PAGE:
Prison ‘justified’ in restricting influence of preacher
A high-security prison governor acted reasonably when he took steps to prevent Abu Qatada, the Muslim preacher, ”radicalising” young Muslim inmates, the High Court ruled today.
Hmm, could it have anything to do with this:
- BBC NEWS | UK | Fears over Muslim prison ‘gangs’
- U.K.: Misunderstanders of Islam “exploiting growing prison gang …
- Islamophobes sound alarm over Muslim “radicalization” in British …
- Why can’t the current prison staff “face up” to the gangs? Who is in control ..?
Zebiba boy Abu Â Qatada
Judges ruled that action taken to restrict the possible “malign influence” of Qatada, 49, at Long Lartin in Worcestershire was justified and proportionate.
Qatada, whose real name is Omar Othman and who was once dubbed Osama bin Laden’s right-hand man in Europe, was described as an ”iconic figure for jihadists”.
He is among six Muslim international terror suspects who are unconvicted of any offence but held in a special detainee unit at Long Lartin.
The high-profile detainees face extradition requests from other countries for alleged terrorist offences but have launched legal challenges or cannot be deported because of the risk they will be tortured.
They include Khalid Al-Fawwaz, 47, and Adel Abdel Bary, 49, who are both wanted by the US authorities for conspiracy to murder American citizens in the synchronised bombings of US embassies in Nairobi and Dar es Salaam in August 1998.
Qatada faces jail in Jordan for terrorism but alleges his conviction was based on evidence extracted by torture.
On Thursday, Lord Justice Aikens, sitting with Mr Justice Openshaw, rejected challenges to a decision by Long Lartin governor Ferdie Parker, in December 2008, to change the living conditions for all the detainees after Qatada returned to the unit.
The effect was to confine them to the unit for all purposes, except for health care and family visits, and ban them from mixing with other prisoners.
Qatada came from Belmarsh Prison in south-east London, where he was accused of attempting to “foment trouble” and inciting other prisoners to challenge authority.
The Special Immigration Appeals Commission (SIAC) described Qatada as “an individual who preaches violence and seeks to radicalise his audience”, the High Court heard.
Lord Justice Aikens said the case was not an easy one, but ultimately the court ruled the governor’s decision was reasonable.
The judge declared that a governor of a high-security prison “must have a wide discretion” with regard to Category A prisoners and those suspected of terrorist acts outside the UK, even if they were unconvicted.
The judge added: “Secondly, we accept that the key decision was the reappearance in the prison of Mr Othman.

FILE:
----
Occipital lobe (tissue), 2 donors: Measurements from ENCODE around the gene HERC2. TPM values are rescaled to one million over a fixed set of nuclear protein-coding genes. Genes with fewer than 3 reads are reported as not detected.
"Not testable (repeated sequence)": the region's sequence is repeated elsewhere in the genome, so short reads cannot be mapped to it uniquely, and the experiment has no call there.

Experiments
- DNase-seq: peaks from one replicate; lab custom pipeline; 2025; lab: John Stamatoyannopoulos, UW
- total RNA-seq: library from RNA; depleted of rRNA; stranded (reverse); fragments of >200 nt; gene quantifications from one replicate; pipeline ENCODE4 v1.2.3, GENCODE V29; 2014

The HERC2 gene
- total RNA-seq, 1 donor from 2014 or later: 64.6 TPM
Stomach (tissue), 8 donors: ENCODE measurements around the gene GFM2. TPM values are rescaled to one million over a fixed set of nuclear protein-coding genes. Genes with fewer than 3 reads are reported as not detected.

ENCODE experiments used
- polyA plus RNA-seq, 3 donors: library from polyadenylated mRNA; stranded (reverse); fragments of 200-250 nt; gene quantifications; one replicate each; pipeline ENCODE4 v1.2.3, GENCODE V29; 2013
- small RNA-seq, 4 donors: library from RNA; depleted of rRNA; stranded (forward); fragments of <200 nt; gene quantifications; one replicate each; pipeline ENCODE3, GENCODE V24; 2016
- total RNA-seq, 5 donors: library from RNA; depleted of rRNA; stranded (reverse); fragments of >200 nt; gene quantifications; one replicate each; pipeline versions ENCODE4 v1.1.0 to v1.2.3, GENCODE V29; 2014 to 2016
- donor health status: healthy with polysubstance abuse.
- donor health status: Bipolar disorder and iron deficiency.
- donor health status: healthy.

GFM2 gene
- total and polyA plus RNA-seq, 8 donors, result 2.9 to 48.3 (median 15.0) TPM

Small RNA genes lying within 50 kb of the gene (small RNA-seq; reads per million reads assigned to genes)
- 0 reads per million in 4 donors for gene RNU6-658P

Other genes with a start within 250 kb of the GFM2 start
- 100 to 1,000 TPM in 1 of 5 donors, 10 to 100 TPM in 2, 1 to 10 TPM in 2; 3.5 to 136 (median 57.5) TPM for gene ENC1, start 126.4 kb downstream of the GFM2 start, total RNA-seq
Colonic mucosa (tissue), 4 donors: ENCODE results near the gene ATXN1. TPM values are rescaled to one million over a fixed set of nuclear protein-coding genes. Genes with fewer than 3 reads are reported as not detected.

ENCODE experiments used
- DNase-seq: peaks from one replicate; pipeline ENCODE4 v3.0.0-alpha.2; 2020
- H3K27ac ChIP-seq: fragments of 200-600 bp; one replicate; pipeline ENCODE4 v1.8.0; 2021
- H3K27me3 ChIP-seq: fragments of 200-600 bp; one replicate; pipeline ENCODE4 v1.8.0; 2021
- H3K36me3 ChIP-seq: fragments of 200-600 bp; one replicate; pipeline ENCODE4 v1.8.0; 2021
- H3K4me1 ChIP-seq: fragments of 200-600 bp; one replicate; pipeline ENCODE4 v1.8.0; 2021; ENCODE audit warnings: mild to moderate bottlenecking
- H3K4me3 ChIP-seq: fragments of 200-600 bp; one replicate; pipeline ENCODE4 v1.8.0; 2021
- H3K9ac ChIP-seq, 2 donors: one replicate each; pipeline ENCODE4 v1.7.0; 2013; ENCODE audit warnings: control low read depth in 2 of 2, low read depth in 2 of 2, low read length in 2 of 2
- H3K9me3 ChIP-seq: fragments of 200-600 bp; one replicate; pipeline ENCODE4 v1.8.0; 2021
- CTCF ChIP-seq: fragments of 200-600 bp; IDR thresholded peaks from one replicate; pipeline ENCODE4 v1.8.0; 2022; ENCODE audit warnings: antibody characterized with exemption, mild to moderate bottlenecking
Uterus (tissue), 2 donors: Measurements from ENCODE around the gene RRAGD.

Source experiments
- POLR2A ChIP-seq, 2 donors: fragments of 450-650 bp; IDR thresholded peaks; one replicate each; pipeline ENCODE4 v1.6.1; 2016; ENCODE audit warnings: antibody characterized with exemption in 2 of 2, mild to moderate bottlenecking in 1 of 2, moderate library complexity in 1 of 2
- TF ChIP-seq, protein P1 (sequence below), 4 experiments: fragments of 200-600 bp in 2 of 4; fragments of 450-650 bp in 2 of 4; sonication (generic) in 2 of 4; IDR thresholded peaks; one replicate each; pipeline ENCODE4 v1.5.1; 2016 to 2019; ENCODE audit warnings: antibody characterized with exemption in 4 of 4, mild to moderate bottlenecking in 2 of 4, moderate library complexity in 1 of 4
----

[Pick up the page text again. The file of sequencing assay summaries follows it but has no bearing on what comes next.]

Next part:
“It is clear that he can â€“ and could in December 2008 â€“ exercise a malign influence on other Muslims, including prisoners, and in particular, on impressionable young men, many of whom might be susceptible to his brand of extremism.”
The ruling follows reports that radical Muslim gangs are imposing a form of Islamic law in the jail, with non-Muslim inmates being forced to stop playing “Western music” and to take down pictures of women in their cells.
According to a former prison officer interviewed by Radio 5 Live’s Donal MacIntyre Show on Sunday, younger prisoners were targeted for forced conversion to Islam by the gangs.
Lord Justice Aikens said the court had concluded that one element in the decision to introduce the regime change was “a fear of critical comment” by the press and media about Qatada’s position in the prison.
But that was not “the driving force” behind the move to stop all the terror detainees having contact with other inmates.
John Howell QC, representing the governor and Justice Secretary Jack Straw, argued that the move was reasonable, rational and proportionate and the detainees’ human rights were being protected.
The judges rejected claims by human rights lawyers that the “sudden and dramatic” change of regime in 2008 had led to “claustrophobic and depressing” conditions and was disproportionate and unjustified.
Tim Owen QC accused the governor of acting inconsistently, irrationally and failing in his duty to take steps to avoid human rights violations.
One detainee, Syed Talha Ahsan, a 30-year-old British national from Tooting, south west London, is wanted in the US accused of conspiracy to support terrorists by operating websites.
Al-Fawwaz first came to the unit in August 2007, Bary in November 2006 and Ahsan January 2007.
Other inmates at the unit include one who can only be referred to as “U”.
The 45-year-old faces allegations that he held a senior position in a Mujahideen training camp in Afghanistan and had direct links with bin Laden and other senior al-Qaida figures.
Steve Chambers, a dual US-Jamaican national who reverted to Islam in prison, has been detained there since January 2003 pending extradition to the US on non-terrorist murder and firearms offences and has an appeal pending before the European Court of Human Rights.
Muslim prison gangs on the rise
A rise in the number of British muslims entering UK prisons has led to an emerging presence of Islamic gangs. According to many inmates and former prison officers the gangs have become increasingly violent against non-muslims and have even been reported to be forcing non-religious prisoners to join the muslim gangs and convert. current